Short Rib Pasta

I had some leftover short ribs from Monday's dinner, so Thursday night I decided to make a short rib pasta. My brother had come over to help Bryan and I go get a Christmas tree, so the least I could do was feed him before we ventured out to the tree lot.

Short rib pasta is one of Bryan's and my favorite dinners at C&O Trattoria, especially with the flat and thin pappardelle noodles they use. Since I'd never made short ribs before, obviously I'd never made short rib pasta, but I figured it couldn't be too hard. Turns out it was super easy and I only had to make a few modifications to the original short rib sauce.

To start, I removed and shredded the leftover short ribs from the sauce. Tip: The short ribs are much easier to shred when they're warm, so I reheated them for a moment or two prior to shredding them with the tips of two forks.

I set the shredded short ribs aside and poured the remaining sauce in a covered pot over medium heat. Once the sauce had been heated through and started bubbling along the edges, I removed the cover and added a slurry to thicken the sauce. A slurry is essentially a whisked mixture of white flour and ice water. I combined 4 tablespoons flour and 1/3 cup of ice water and whisked it until it was totally combined. I poured it into the reheated sauce and stirred occasionally as it came to a boil. It's essential that the sauce comes to a boil after the slurry is added or else it won't thicken properly. If it doesn't thicken as much as you'd like after adding the slurry, make another small batch of slurry and repeat the steps above.

Once the sauce was thick enough, I added the shredded short ribs and let them heat through.

I tasted the sauce and decided it needed some fresh cracked pepper, so I added about a 1/2 teaspoon and mixed it into the sauce. I reduced the heat to low and let the sauce barely simmer so I could start on the pasta.

I couldn't find pappardelle so I got Italian fettucine instead. I filled a 3-quart stock pot about 3/4 of the way full with warm water, added a splash of olive oil, covered the pot and let it come to a boil. Once boiling, I added the pasta one "nest" at a time. It cooked for about six minutes before becoming al dente (meaning "to the tooth" in Italian).

I drained the pasta, added it to the simmering sauce and gently tossed it until the pasta was well coated. I always cook pasta in its sauce over low heat before serving (if only for a moment or two) so the pasta has a chance to absorb the sauce.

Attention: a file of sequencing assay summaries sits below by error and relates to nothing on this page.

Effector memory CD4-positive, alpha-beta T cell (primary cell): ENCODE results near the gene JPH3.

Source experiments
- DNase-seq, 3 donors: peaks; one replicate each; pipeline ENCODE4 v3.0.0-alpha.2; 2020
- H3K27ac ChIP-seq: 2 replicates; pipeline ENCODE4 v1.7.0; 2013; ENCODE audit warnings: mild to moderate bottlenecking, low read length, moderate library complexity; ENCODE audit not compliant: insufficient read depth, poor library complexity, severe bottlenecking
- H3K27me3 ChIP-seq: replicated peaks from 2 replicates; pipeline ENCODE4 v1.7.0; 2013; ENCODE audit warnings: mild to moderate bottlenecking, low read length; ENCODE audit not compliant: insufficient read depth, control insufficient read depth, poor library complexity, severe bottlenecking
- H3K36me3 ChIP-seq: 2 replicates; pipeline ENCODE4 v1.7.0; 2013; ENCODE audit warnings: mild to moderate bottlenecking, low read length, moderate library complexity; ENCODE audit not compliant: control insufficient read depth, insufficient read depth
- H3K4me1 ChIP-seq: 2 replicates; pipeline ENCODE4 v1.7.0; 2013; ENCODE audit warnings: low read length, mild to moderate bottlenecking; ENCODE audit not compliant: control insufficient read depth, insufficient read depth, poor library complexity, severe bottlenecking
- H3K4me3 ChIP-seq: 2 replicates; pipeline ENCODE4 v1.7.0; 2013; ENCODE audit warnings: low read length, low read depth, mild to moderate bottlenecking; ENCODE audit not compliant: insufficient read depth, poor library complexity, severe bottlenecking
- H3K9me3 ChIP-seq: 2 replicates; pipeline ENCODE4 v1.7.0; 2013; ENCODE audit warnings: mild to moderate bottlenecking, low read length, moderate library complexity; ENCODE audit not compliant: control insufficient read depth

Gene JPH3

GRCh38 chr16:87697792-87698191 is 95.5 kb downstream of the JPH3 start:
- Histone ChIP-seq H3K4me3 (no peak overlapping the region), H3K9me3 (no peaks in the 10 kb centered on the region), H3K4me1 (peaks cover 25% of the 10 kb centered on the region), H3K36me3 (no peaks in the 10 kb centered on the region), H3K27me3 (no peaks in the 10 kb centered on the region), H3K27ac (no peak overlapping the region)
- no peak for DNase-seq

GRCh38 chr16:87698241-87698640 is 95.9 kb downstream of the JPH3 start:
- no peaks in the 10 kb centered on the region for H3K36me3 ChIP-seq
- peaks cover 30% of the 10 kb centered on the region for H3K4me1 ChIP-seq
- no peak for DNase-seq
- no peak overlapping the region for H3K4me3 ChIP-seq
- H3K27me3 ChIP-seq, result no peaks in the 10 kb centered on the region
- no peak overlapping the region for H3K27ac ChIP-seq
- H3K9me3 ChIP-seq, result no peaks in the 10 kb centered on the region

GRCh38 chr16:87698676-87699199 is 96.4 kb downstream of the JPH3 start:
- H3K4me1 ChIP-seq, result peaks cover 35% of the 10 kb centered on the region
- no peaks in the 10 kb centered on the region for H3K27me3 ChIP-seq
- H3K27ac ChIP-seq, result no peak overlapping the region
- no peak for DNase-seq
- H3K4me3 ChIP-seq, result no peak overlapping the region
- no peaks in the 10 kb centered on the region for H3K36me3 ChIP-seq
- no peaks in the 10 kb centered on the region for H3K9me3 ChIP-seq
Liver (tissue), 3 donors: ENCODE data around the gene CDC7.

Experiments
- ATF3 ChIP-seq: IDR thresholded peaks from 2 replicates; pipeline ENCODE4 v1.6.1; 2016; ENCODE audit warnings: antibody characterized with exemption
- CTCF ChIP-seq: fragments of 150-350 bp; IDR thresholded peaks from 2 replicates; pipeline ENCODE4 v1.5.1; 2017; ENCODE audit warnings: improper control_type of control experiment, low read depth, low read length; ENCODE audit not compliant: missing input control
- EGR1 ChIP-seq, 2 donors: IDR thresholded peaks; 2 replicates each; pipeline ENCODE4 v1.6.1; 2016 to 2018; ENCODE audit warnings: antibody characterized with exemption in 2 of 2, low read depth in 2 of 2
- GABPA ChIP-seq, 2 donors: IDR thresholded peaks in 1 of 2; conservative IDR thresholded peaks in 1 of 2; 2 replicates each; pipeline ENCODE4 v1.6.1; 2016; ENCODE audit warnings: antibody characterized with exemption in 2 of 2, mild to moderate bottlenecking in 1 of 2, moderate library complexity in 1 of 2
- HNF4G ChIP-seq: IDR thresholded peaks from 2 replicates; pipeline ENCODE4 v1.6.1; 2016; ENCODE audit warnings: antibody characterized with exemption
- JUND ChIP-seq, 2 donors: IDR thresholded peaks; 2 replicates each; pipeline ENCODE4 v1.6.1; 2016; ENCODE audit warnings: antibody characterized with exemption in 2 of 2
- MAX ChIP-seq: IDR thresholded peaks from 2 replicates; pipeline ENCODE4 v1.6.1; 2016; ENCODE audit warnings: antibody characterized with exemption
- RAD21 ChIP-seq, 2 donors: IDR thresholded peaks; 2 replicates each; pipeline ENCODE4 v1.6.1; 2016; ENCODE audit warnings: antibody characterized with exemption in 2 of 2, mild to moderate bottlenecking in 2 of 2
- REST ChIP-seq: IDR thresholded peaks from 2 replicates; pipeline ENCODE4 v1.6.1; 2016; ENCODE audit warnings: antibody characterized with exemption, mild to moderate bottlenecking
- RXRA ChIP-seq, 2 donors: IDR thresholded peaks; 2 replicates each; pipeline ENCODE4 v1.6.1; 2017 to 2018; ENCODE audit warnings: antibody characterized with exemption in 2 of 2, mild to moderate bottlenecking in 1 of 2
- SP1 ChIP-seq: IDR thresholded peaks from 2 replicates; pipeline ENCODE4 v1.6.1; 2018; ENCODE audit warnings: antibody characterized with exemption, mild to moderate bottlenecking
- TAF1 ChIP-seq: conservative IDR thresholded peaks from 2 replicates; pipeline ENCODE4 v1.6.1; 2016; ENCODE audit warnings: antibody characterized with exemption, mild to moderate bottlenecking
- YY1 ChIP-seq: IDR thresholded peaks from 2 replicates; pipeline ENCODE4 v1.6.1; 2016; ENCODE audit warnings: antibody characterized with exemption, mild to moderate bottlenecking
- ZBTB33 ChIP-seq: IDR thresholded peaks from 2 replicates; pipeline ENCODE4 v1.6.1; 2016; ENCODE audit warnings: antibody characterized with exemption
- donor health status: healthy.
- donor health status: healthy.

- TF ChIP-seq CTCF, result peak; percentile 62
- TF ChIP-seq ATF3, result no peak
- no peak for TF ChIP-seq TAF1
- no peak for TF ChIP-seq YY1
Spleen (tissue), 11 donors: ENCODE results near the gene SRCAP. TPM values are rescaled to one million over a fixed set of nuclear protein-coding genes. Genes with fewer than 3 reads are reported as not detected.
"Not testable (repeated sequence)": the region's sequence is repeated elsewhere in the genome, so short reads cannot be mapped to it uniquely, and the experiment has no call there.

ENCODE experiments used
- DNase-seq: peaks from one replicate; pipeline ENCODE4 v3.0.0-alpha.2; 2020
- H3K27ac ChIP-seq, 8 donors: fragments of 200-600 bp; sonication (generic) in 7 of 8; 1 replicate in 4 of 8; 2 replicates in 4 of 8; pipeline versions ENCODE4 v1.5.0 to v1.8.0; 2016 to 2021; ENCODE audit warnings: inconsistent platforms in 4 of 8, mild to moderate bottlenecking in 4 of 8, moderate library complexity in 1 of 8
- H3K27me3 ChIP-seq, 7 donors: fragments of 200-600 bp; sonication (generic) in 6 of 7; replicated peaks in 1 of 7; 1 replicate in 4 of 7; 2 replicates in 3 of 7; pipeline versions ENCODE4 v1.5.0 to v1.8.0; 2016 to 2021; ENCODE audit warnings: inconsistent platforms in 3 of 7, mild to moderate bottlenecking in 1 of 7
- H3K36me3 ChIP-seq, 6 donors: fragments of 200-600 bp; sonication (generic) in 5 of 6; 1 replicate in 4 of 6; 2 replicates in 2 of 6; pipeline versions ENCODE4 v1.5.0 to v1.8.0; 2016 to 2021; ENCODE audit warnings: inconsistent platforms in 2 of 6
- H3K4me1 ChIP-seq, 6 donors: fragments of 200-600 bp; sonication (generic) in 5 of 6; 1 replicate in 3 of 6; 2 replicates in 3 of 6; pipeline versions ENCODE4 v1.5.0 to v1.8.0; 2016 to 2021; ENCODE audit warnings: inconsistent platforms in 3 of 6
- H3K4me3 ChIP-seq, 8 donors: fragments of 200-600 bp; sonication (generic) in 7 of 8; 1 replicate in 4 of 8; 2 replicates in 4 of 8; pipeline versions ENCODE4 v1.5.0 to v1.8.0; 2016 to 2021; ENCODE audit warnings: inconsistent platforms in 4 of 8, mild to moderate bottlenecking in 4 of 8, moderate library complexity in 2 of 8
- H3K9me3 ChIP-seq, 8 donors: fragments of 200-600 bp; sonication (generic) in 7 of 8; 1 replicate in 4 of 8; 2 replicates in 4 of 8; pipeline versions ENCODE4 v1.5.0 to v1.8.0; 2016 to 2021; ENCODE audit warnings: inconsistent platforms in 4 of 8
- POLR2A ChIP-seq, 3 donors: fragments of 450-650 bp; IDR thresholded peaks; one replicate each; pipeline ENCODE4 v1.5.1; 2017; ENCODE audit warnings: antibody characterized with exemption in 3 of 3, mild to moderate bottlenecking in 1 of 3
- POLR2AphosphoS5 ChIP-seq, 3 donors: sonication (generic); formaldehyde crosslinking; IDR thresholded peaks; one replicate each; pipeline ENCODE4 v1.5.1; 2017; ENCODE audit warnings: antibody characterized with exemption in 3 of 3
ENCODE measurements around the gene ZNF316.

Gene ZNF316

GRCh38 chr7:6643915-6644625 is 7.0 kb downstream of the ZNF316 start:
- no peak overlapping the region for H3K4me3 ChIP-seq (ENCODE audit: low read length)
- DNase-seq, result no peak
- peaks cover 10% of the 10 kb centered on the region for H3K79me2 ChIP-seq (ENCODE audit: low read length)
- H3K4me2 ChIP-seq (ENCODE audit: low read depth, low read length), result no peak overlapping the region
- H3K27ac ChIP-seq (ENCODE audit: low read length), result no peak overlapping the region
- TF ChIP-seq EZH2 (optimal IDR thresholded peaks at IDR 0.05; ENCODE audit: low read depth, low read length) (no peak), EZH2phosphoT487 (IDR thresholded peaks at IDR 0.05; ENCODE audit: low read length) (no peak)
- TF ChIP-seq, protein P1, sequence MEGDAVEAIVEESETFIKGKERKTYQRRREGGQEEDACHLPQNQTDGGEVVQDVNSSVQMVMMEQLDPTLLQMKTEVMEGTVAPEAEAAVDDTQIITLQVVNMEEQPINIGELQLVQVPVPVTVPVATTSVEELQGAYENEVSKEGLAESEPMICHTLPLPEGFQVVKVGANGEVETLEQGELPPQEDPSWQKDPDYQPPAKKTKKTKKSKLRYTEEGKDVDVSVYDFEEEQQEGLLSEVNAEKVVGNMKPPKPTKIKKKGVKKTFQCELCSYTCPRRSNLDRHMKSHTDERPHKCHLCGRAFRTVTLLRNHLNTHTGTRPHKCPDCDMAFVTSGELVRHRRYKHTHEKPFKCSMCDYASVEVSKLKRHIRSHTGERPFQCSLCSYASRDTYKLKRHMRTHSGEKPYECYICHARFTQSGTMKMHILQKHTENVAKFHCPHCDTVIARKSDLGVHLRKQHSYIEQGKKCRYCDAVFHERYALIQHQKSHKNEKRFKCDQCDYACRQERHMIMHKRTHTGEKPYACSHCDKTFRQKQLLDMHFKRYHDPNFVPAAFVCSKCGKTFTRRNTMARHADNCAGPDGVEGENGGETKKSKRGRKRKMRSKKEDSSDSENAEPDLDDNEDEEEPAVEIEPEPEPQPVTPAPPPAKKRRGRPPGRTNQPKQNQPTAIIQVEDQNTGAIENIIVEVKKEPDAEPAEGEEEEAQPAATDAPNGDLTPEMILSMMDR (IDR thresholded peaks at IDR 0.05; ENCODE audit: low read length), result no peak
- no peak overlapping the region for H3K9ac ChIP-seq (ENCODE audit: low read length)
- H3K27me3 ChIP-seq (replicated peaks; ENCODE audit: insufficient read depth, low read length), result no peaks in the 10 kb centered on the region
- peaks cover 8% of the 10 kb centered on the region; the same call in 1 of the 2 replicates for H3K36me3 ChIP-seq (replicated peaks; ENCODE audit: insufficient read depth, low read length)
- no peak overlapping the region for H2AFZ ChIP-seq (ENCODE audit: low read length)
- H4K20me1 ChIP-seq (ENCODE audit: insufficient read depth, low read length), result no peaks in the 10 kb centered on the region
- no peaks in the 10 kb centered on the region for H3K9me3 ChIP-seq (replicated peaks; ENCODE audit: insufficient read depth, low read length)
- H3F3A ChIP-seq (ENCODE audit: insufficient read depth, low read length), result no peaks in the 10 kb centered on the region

That's pretty much it! I served the pasta in wide pasta bowls (thank you, wedding registry) and it was really great. Next time I might add some sauteed mushrooms to the sauce to give it more texture, but the flavor and viscosity were perfect. It was a great way to turn leftovers into another delicious dinner and I've got to say, the boys loved it. :)


  1. Wow, the short ribs look fantastic and the leftover as a pasta dish is inspired! Question: Do you find that boiling the pasta with oil rather than salt results in better taste, or texture? Just curious.

    Loving your Crumbs blog (as well as Inconvenient) -- you're a very talented writer - thank you for sharing with us!!

  2. Hi Penelope! While I used to salt the water, I prefer adding a tablespoon of good olive oil to the water to prevent the pasta pieces from sticking to one another. I've done it for so long that I honestly can't remember what it's like NOT to add the oil to the water. My husband has an interesting technique, too: he sprays the bottom of the pot with olive oil spray before adding the water. He finds is not only helps the pasta from sticking to itself, but also to the pot after drainage. He also believes it provides a more even distribution of oil.

    What's your method? Salt or oil?


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